CHICAGO, September 19, 2013—Women are forecast to add $6 trillion in additional earned income over the next five years, yet many companies are still struggling with how to provide products and services that meet their needs for value, time savings, and emotional connection, according to new research by The Boston Consulting Group (BCG).
In the first full data update to the firm’s 2009 landmark book Women Want More: How to Capture Your Share of the World’s Largest, Fastest-Growing Market, BCG found that while women have made substantial progress in earnings and remain the most important buyer at home, most companies have not gotten significantly better at tailoring their offerings to capture their business. Among the key findings from BCG's research:
• Over the next five years, working women will drive an increase in earned income globally from $12.5 trillion to $18.5 trillion. The global average of female earned income is expected to rise by about $8,000 during this period.
• Women continue to have serious dissatisfactions in many product and service categories, largely because companies misunderstand women’s issues and fail to answer their needs. Globally, women’s biggest dissatisfactions currently are in home services (such as remodeling and cleaning), work apparel, and health care. Five years ago, their categories of greatest dissatisfaction were financial services, health care, and consumer durables, such as cars.
• Women still feel burdened by the “triple whammy” of time-related challenges: managing the household and finances, finding time for themselves, and juggling too many demands on their time. Financial issues have moved up in the hierarchy of concerns as a result of the recent recession.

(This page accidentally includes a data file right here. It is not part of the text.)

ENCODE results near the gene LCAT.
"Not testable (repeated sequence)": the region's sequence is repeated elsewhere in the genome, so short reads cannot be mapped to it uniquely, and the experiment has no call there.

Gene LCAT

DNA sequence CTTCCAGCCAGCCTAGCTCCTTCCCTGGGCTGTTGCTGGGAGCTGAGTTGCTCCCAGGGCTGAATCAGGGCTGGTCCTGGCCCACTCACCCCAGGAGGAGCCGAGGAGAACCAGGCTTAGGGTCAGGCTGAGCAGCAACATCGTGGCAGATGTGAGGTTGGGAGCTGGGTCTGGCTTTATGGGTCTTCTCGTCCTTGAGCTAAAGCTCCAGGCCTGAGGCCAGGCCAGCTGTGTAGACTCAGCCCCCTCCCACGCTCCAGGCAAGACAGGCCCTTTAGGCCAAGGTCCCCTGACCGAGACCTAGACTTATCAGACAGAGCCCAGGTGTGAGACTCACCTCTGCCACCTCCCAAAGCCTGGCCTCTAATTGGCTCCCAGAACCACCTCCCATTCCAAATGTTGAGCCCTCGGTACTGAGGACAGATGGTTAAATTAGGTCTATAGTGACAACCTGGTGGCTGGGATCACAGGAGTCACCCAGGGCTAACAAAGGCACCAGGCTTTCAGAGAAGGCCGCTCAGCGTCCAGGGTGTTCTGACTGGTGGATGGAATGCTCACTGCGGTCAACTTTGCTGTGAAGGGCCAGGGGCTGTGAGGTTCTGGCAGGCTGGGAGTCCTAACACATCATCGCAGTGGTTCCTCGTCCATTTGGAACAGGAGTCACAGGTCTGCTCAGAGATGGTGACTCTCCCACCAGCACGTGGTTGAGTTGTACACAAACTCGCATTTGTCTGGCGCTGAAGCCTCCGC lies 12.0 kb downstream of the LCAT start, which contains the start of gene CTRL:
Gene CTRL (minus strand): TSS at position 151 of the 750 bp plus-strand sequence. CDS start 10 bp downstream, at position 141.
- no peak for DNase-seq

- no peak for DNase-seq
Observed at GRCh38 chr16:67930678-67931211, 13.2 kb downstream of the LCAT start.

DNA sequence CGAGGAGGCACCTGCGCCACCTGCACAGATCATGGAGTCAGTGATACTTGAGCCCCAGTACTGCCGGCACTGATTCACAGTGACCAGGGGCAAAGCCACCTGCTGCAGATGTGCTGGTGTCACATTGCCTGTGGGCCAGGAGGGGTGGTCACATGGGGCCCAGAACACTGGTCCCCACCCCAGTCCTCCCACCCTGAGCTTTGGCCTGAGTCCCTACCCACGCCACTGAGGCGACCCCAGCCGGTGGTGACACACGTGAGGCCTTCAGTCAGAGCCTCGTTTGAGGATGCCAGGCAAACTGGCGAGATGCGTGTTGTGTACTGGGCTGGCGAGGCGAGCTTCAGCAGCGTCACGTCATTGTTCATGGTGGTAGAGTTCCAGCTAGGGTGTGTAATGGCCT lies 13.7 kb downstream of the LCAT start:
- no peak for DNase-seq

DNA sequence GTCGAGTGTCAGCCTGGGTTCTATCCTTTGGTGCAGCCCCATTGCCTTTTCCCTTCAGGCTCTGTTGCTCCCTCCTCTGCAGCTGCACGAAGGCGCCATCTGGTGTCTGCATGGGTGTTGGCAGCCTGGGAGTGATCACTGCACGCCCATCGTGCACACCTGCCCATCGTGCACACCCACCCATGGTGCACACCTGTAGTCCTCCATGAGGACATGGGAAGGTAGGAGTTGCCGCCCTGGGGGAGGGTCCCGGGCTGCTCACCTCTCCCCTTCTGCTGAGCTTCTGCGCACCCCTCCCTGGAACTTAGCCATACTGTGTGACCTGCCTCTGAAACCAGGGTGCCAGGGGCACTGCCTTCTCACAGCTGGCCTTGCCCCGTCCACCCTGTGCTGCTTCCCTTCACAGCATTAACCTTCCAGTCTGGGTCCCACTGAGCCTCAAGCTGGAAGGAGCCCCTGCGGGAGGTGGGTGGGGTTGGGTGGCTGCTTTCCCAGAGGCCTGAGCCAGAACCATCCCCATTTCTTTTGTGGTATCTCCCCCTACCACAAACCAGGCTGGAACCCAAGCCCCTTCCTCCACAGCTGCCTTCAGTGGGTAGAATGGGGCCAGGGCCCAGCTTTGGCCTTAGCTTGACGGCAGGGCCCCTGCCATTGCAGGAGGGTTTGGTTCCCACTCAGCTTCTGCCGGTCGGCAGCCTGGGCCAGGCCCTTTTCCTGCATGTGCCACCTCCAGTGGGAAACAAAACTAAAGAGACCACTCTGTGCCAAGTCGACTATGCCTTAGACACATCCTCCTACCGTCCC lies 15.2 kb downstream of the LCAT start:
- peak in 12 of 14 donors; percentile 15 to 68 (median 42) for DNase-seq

• An average of 40 percent of men worldwide rarely or never help their wives with home chores. The percentage ranges from as low as 30 percent in India to 63 percent in Brazil. The United States and United Kingdom both are at the lower end of the spectrum, with 41 percent.
• Money does seem to buy happiness: women in the upper and upper-middle classes feel more loved, satisfied, appreciated, successful, and fulfilled than women in the middle, lower-middle, and lower classes—by significant margins.
The new findings are based on economic research by the firm and an in-depth survey of nearly 7,800 women in 13 countries conducted in June and July, 2013.
According to Michael J. Silverstein, a BCG senior partner and coauthor of Women Want More, women’s increasing economic influence is “an inescapable phenomenon” driven by several factors.
“First, women are now the majority of undergraduates worldwide. Younger women are entering the workforce with no limits on their ambition,” Silverstein says. “They are expecting equal pay for equal work, continued primary influence at home on spending, and loyalty to suppliers that provide them with higher-quality products and services for less money.”
“Women are increasingly well off and very profitable customers,” he adds. “They are willing to pay more across many categories for products and services that meet their needs. As they become increasingly time constrained, there is significant untapped value in providing them with a means to save time. They will trade money for time savings.”
Companies that understand this, according to Silverstein, have shown major results in terms of sales growth, consumer loyalty, and category dominance. As examples, he cites Gerber, which constantly expands its product line based on research into what mothers want for their young children; Procter & Gamble, whose Swiffer has made the dreary job of sweeping the floor faster and less labor intensive; and Victoria’s Secret, which has produced and continuously improved it line of lingerie.
Silverstein says that significant growth in spending by women should be matched by company investment in understanding their needs.
“Women are still burdened by having to manage the family finances, with not enough money, not enough time, and too much stress. Winning companies will address their dissatisfactions with bull’s-eye responses and gain the lead in both current female-controlled spending and incremental spending.”
To request a copy of the findings or arrange an interview with Michael Silverstein, please contact Alexandra Corriveau at +1 212 446 3261 or firstname.lastname@example.org.